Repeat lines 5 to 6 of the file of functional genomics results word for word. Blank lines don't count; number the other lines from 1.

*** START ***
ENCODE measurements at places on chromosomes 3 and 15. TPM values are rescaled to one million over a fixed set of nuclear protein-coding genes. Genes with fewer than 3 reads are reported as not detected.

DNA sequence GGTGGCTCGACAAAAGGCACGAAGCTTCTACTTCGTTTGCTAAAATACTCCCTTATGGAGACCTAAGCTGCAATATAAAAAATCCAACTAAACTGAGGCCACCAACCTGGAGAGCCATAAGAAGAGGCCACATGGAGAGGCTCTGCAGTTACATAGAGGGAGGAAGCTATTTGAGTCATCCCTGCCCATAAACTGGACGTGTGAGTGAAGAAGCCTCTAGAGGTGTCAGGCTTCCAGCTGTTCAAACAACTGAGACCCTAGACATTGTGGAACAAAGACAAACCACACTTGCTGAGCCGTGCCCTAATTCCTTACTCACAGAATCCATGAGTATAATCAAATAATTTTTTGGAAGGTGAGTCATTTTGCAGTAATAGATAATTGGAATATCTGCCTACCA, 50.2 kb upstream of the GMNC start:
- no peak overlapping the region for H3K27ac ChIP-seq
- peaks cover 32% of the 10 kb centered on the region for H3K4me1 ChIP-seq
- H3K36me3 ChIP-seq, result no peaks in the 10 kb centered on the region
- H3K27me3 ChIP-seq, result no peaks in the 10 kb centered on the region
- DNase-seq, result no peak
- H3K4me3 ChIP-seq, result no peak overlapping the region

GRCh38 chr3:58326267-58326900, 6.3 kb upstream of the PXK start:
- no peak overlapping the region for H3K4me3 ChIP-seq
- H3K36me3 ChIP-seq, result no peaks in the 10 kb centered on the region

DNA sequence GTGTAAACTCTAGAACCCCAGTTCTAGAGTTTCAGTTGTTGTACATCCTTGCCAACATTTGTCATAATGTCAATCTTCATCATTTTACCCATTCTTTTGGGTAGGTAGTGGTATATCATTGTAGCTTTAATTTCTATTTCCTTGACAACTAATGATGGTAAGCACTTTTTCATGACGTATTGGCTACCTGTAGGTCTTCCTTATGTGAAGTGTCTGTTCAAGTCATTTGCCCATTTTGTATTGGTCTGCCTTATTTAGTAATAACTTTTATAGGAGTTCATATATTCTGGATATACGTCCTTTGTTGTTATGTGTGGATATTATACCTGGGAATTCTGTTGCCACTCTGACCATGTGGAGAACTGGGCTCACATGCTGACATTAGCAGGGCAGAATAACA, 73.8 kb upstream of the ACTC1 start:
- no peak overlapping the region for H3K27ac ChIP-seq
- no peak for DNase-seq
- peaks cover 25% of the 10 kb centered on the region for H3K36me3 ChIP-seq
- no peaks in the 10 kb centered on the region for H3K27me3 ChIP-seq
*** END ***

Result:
- H3K36me3 ChIP-seq, result no peaks in the 10 kb centered on the region
- H3K27me3 ChIP-seq, result no peaks in the 10 kb centered on the region